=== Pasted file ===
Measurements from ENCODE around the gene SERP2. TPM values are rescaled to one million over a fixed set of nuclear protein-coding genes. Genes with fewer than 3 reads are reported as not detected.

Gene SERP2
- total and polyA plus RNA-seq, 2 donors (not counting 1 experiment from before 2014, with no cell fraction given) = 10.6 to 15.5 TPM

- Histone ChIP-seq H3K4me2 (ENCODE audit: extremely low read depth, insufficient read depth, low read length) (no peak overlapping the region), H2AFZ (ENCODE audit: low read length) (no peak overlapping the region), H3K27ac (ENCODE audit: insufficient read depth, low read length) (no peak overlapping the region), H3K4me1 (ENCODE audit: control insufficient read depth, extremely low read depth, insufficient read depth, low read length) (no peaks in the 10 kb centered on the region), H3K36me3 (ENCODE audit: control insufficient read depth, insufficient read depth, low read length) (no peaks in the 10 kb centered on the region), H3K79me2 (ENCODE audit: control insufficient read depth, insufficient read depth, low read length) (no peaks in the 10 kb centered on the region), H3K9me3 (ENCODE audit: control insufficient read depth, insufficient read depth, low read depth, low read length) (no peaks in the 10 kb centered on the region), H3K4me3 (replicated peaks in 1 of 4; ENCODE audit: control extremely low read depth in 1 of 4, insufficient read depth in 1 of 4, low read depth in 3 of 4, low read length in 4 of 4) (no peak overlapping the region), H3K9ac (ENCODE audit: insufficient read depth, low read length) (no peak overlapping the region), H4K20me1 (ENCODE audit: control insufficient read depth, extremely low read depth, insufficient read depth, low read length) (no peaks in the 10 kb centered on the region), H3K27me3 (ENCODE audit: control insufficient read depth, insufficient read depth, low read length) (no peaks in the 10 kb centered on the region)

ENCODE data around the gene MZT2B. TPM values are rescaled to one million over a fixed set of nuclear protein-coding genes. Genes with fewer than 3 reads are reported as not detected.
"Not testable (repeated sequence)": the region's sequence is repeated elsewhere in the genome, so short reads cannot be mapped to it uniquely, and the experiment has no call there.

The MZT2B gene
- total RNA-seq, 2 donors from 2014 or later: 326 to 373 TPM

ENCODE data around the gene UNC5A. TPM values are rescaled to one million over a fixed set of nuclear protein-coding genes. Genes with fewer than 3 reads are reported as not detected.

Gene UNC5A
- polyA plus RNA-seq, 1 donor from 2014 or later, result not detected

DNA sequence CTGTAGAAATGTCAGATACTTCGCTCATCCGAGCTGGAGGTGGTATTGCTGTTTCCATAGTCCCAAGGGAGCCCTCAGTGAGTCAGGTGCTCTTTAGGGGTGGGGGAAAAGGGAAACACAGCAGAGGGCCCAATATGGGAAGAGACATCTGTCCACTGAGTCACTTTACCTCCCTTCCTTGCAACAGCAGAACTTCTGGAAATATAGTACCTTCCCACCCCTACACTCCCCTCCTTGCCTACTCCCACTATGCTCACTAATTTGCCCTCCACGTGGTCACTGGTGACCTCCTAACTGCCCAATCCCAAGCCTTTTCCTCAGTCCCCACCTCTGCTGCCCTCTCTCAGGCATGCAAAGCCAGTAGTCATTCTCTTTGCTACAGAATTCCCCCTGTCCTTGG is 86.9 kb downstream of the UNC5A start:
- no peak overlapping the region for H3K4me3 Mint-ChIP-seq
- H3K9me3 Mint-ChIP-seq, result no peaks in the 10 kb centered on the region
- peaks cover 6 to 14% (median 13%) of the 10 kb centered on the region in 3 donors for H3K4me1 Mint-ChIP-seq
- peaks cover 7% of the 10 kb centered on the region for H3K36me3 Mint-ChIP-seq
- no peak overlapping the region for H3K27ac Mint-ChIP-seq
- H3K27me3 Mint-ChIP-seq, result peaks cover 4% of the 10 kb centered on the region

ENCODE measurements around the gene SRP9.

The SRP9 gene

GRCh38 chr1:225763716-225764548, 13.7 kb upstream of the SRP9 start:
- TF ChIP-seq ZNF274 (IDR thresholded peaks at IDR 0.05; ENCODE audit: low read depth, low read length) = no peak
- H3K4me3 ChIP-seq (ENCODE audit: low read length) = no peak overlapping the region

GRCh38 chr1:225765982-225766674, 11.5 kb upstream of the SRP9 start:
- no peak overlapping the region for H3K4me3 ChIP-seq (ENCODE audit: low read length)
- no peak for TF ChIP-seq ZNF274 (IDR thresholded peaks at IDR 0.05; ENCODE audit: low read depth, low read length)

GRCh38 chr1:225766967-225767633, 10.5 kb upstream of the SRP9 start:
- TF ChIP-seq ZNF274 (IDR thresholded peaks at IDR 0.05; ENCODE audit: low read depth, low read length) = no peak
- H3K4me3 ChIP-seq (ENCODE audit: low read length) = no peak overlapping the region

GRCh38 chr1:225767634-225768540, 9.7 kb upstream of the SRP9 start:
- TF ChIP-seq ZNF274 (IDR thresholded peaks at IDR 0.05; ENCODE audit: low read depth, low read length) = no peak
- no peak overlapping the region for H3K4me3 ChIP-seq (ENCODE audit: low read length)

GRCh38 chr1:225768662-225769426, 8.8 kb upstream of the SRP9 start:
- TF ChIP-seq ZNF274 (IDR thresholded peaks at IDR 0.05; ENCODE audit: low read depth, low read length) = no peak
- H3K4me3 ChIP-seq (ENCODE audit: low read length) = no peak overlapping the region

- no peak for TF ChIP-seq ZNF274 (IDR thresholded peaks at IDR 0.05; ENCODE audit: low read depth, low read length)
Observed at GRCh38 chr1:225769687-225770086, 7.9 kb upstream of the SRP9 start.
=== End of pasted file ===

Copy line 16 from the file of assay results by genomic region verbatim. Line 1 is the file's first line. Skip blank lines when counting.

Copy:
- peaks cover 7% of the 10 kb centered on the region for H3K36me3 Mint-ChIP-seq